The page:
Future Farmers of America chapters head to Iowa City schools

The School District has voted 4-3 to start a new agriculture-education program for high-school students.


Joseph Cress

School board member Phil Hemingway speaks during Iowa City school board meeting on Tuesday, Oct. 24, 2017.

Aadit Tambe, News Reporter

Next year, Iowa City School District students will be offered a new agriculture-education program and the option of joining a Future Farmers of America chapter. 

The School Board has voted 4-3 to establish the program.

The Iowa FFA Association will establish a presence at City High, West High, and Liberty High, School Board member Phil Hemingway said.

In an email to The Daily Iowan, Iowa FFA Executive Director Scott Johnson said he’s pleased the district is implementing the program.

“I commend the Iowa City School District on making the tough decision to move forward with investing in a program that opens up new opportunities to its students instead of more of the same,” he said.

There are 235 career options in agriculture, he said, many of which are in demand and not directly associated with farming.

The School Board is looking for an agriculture teacher for the spring semester, said School Board member J.P. Claussen. Students will be able to enroll in the program starting in the 2019-20 academic year.

The School Districts of West Branch, Lone Tree, and Mid-Prairie have FFA programs. The Clear Creek/Amana district introduced one early this year.

“This program is important to us because of the opportunity it provides our students,” Hemingway said. “We are [also Iowa’s] fifth-largest School District.”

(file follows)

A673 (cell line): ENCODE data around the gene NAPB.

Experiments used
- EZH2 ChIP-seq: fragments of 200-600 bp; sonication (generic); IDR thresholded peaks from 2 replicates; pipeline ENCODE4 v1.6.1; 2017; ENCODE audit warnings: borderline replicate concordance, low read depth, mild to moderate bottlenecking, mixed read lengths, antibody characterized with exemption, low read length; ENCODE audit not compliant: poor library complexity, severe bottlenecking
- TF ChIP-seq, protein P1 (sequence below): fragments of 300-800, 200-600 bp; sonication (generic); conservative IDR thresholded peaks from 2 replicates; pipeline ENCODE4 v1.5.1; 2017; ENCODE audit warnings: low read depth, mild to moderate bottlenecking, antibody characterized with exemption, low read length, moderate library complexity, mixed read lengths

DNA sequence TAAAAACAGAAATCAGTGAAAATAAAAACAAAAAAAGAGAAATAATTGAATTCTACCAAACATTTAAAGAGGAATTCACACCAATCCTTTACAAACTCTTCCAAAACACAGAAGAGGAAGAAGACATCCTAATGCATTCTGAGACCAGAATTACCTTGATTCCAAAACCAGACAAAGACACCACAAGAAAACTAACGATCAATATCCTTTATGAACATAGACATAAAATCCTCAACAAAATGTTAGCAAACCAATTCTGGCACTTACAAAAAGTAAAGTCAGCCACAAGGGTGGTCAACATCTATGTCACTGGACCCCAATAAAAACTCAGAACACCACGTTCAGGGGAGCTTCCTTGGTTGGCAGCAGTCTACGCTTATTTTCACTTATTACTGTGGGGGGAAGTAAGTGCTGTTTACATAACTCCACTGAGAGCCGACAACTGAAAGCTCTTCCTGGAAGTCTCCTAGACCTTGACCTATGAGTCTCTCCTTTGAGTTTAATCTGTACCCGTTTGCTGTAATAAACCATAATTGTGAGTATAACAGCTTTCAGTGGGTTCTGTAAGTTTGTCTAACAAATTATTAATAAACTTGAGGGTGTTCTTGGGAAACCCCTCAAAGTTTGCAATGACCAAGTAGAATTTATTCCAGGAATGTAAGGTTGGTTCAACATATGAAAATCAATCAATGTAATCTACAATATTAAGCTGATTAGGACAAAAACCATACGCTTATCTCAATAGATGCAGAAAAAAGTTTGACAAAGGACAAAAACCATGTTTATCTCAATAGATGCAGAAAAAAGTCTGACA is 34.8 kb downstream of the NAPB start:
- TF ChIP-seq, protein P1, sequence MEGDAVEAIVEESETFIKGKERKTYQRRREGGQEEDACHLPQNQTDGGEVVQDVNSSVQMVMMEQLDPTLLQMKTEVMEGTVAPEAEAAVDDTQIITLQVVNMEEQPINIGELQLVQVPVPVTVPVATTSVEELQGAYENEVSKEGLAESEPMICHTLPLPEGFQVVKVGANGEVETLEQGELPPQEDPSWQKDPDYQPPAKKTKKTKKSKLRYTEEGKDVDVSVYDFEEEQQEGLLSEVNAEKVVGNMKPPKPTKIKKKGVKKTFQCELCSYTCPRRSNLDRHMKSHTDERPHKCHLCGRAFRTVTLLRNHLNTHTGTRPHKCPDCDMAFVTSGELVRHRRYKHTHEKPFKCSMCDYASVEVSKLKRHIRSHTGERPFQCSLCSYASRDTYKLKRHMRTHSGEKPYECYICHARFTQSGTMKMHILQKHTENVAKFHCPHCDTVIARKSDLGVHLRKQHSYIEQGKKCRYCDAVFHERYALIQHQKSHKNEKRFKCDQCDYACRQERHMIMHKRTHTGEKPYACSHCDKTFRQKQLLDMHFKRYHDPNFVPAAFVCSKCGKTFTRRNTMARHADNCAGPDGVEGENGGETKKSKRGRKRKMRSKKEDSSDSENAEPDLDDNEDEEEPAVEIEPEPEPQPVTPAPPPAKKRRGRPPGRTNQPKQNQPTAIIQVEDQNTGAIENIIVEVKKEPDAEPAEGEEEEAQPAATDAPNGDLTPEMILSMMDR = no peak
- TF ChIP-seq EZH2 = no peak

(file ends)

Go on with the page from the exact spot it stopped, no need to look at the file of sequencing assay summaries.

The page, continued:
I commend the Iowa City School District on making the tough decision to move forward with investing in a program that opens up new opportunities to its students instead of more of the same.

— Scott Johnson, executive director of Iowa FFA

The budget for the program will largely depend on the instructor hired, School District Assistant Superintendent Matt Degner said. The basic infrastructure is in place.

“Ag education is very broad …” Hemingway said. “[It] can be everything from learning about farming to practices in finance [to] software development.”

He said the FFA program has an emphasis on soft skills, public speaking, presentation skills, and work ethic. This often gets missed in the discussion about ag education.

FFA is a huge national association, Hemingway said. It will provide Iowa City students the opportunity to take part in several conferences and networking events. It will also give students the opportunity to work locally in agriculture.

“We want to get the word out that farming is important,” Claussen said. “However, it’s a very broad field, and some of what’s going on in agriculture has been the cutting edge of science.”

Retaining educated people in the state is a problem we face in Iowa, he said. Ag-education programs such as these will help solve the problem.

“We heard some criticism from people … who had a narrow view of agriculture,” Claussen said. “And I believe there is a bit of an attitude that Iowa City is a college-prep School District.

“We are going against this attitude, and I think that’s where the education piece comes in. This is more than farming, and these are opportunities for all kids.”

Opponents of the program will see its benefits with time, Hemingway said.

“Most students [who typically] take part in FFA programs are urban students,” he said. “Only a few live on farms.”

Whenever people start a new program, they have to give it time, Claussen said, and he is optimistic that the program will do well.

“Our board has a policy and a practice that once we make a decision, everybody gets on board [with it],” he said. “The vote passed, and now we’re moving forward.”